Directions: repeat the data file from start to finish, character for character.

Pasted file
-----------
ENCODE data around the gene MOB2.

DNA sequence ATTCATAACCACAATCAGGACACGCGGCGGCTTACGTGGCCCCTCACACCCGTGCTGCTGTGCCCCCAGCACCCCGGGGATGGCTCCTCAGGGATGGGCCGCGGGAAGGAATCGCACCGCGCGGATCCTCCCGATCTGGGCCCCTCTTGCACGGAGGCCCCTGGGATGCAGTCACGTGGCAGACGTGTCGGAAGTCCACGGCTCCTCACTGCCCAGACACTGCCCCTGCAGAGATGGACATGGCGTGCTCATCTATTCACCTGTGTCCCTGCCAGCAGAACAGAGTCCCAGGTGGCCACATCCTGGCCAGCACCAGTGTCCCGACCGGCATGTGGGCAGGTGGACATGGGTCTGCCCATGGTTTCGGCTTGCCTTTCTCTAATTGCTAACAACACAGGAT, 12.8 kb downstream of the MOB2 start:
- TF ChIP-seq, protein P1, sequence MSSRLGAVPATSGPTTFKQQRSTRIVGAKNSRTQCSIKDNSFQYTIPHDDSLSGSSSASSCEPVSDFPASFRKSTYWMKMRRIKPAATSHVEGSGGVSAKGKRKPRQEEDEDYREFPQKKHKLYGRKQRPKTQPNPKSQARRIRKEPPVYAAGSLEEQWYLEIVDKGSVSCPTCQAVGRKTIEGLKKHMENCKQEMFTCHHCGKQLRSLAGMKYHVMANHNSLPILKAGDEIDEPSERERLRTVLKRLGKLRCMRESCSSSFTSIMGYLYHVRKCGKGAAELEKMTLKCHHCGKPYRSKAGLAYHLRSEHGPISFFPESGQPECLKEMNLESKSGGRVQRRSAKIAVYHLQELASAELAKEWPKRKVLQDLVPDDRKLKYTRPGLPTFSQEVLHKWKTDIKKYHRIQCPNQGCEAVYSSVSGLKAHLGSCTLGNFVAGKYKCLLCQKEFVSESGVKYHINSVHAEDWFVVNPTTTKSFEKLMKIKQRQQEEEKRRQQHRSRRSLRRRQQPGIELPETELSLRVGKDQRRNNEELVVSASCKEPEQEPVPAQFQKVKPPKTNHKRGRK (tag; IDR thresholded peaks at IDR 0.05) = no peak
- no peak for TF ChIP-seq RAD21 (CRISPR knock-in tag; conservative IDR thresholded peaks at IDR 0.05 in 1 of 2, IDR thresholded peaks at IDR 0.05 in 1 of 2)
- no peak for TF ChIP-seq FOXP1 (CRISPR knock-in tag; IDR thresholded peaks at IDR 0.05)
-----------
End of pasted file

ENCODE data around the gene MOB2.

DNA sequence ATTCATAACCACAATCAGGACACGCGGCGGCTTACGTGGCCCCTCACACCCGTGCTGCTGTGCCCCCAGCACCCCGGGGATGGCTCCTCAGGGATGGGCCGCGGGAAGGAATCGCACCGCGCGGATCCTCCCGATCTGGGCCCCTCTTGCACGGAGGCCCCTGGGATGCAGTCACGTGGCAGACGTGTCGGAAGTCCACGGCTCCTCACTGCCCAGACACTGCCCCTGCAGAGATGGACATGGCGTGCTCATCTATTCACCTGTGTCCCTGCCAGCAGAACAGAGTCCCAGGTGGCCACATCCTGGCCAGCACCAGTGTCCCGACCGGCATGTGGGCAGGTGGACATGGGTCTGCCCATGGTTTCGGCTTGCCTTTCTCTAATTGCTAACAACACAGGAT, 12.8 kb downstream of the MOB2 start:
- TF ChIP-seq, protein P1, sequence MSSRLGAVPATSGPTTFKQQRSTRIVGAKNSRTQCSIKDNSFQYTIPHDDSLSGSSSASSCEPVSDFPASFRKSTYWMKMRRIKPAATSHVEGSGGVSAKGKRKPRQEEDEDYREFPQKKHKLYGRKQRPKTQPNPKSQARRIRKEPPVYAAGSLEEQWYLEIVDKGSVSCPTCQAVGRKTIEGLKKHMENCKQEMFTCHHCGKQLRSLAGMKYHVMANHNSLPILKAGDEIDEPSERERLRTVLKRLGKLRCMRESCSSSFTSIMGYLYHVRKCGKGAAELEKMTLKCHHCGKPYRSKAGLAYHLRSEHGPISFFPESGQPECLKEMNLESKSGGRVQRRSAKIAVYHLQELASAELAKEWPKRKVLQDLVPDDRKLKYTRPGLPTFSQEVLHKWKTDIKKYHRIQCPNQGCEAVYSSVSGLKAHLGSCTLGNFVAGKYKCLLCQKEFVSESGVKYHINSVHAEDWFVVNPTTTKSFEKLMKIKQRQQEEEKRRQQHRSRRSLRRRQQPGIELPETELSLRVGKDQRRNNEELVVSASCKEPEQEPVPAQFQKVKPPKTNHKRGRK (tag; IDR thresholded peaks at IDR 0.05) = no peak
- no peak for TF ChIP-seq RAD21 (CRISPR knock-in tag; conservative IDR thresholded peaks at IDR 0.05 in 1 of 2, IDR thresholded peaks at IDR 0.05 in 1 of 2)
- no peak for TF ChIP-seq FOXP1 (CRISPR knock-in tag; IDR thresholded peaks at IDR 0.05)